Andy Warhol is a mogul of modern art. The Philadelphia native was born in 1928 and is best known for leading the American pop art movement. In addition to his recognizable skill as an illustrator, he was also talented in painting, photography, sculpture and film, among other things.
As Warhol saw technology advance, he sought ways to use it in art. He helped to introduce the personal computer, Amiga, to the world in 1984 and 85. By creating artwork on this machine, he greatly influenced art and culture, as he had done for so many years. However, unknown to him, at the time, Warhol also created a mystery. The work he created on the Amiga has not been seen since the technology went extinct. Now, 30 years later, the files have been recovered.
The Carnegie Mellon University Computer Club spearheaded the project to tap into the Amiga floppy disk that held Andy Warhol’s trapped work. Club members had no idea that Warhol used a personal computer for his artwork until they saw a 1985 commercial on YouTube. For years, they worked to release the content trapped on the disk. In late April 2014, the Andy Warhol Museum announced that, “newly-discovered experiments created by Andy Warhol on an Amiga computer in 1985” were uncovered.
Freeing the content was not easy. It took collaborative efforts between the Carnegie Mellon University Computer Club and Frank-Raychye STUDIO for Creative Inquiry, who worked together with curators and collection managers at Andy Warhol Museum. The project, which took many years to complete, was documented by the Hillman Photograph Initiative at Carnegie Museum of Art. A documentary titled, “Trapped: Andy Warhol’s Amiga Experiments” will chronicle how the team cracked this mystery and freed artwork that had never been seen before.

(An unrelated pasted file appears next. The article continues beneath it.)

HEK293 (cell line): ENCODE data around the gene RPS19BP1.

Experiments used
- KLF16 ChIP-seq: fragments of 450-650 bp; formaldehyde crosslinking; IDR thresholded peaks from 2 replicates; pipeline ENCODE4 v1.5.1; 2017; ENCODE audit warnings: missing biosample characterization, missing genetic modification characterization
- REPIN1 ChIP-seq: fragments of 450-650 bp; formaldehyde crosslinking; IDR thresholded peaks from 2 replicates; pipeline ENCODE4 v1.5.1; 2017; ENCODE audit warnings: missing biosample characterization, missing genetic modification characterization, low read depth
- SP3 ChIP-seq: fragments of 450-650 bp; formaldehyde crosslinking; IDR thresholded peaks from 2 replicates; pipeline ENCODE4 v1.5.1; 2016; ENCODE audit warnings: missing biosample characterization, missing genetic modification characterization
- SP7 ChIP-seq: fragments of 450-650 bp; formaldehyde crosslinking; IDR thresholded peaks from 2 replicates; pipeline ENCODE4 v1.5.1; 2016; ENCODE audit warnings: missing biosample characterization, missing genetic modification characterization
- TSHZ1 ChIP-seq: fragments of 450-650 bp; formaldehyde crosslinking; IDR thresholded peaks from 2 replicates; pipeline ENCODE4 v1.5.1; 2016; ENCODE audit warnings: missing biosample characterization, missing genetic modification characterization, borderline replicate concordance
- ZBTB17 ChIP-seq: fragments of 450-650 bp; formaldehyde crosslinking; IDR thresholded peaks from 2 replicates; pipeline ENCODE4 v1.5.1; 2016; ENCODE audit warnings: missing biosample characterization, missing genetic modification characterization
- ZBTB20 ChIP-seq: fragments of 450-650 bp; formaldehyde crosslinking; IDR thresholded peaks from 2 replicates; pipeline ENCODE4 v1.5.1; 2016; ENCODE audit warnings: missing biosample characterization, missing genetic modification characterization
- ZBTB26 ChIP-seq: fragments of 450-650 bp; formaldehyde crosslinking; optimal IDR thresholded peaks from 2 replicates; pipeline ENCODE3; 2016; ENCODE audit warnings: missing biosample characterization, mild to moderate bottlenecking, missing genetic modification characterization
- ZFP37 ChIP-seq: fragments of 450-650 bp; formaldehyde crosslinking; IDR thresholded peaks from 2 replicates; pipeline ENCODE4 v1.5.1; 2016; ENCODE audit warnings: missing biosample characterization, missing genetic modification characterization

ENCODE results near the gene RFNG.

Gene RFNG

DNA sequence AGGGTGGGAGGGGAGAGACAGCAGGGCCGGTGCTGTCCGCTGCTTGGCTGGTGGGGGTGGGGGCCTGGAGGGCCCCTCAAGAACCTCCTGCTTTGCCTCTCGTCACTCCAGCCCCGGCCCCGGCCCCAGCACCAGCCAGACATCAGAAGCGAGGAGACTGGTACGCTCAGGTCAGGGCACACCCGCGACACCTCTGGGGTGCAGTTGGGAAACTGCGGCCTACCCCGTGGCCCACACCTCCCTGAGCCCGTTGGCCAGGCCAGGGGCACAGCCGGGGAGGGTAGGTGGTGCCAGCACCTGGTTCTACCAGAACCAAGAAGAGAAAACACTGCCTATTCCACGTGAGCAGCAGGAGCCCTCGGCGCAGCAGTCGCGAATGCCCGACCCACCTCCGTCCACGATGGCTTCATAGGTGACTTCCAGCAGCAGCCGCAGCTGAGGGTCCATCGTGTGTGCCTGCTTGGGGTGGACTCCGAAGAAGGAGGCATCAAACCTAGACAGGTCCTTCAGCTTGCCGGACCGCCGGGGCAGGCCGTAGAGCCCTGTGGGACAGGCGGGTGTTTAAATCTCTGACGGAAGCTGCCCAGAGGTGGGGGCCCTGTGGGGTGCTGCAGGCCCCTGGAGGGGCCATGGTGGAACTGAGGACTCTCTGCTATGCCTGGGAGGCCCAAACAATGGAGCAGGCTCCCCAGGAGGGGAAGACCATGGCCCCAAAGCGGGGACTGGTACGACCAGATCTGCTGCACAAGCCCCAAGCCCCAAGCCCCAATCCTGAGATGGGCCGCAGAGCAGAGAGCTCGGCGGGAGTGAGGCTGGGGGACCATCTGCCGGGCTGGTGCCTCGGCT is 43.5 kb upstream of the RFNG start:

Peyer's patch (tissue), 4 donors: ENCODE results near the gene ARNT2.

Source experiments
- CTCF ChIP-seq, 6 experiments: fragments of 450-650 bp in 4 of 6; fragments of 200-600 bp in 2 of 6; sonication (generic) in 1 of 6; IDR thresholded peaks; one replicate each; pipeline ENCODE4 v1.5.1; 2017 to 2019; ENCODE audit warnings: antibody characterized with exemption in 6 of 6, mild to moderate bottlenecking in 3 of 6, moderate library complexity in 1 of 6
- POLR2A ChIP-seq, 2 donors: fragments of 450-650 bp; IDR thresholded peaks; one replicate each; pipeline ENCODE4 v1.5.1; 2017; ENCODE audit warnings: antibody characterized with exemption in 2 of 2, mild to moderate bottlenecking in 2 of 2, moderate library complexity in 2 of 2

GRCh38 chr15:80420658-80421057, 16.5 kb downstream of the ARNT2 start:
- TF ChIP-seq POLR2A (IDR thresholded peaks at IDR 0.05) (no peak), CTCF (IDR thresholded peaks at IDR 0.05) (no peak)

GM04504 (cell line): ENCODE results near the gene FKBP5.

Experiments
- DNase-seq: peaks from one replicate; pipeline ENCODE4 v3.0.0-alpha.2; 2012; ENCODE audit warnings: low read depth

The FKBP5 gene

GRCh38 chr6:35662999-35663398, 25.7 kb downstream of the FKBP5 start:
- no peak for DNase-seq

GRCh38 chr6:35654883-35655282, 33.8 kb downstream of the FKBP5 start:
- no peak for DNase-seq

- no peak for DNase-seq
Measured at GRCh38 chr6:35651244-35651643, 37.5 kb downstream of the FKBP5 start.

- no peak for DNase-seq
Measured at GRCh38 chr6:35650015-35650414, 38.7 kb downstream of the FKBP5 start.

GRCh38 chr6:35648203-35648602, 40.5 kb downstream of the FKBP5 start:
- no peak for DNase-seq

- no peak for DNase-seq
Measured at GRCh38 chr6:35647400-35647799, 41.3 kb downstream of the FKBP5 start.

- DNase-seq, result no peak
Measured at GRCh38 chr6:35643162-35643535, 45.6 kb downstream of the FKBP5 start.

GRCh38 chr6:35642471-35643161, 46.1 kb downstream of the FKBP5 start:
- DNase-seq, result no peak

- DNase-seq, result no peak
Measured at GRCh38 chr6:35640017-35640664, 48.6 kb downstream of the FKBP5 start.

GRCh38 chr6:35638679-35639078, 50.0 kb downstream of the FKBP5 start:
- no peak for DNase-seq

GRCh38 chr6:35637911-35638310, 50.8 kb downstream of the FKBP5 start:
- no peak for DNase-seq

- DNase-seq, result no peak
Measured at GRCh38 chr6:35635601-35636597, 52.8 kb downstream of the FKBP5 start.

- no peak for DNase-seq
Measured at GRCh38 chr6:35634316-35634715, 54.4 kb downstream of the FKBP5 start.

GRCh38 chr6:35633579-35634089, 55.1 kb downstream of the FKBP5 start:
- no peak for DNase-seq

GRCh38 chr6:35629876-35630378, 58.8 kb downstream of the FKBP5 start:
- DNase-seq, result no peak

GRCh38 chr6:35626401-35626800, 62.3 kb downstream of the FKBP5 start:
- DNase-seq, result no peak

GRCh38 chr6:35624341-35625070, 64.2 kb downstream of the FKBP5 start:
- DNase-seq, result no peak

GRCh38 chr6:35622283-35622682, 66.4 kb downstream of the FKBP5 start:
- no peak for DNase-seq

Warhol’s work that was released from the floppy disk fascinates the art community today. Mostly because technology has become second nature to us and digital art is everywhere. But to Warhol, using a personal computer to create art was completely foreign. The chief archivist at The Warhol describes the Amiga art experiments by saying,
“In the images, we see a mature artist who had spent about 50 years developing a specific hand-to eye coordination now suddenly grappling with the bizarre new sensation of a mouse in his palm held several inches from the screen. No doubt he resisted the urge to physically touch the screen – it had to be enormously frustrating, but it also marked a huge transformation in our culture: the dawn of the era of affordable home computing. We can only wonder how he would explore and exploit the technologies that are so ubiquitous today.”
Learning that Warhol was scratching the surface of digital art when he died of gallbladder complications in 1987 leaves much to the imagination. What could Andy Warhol have created with a personal computer? While the world may never know, the new discovered work from his Amiga experiments is raising the question once again.
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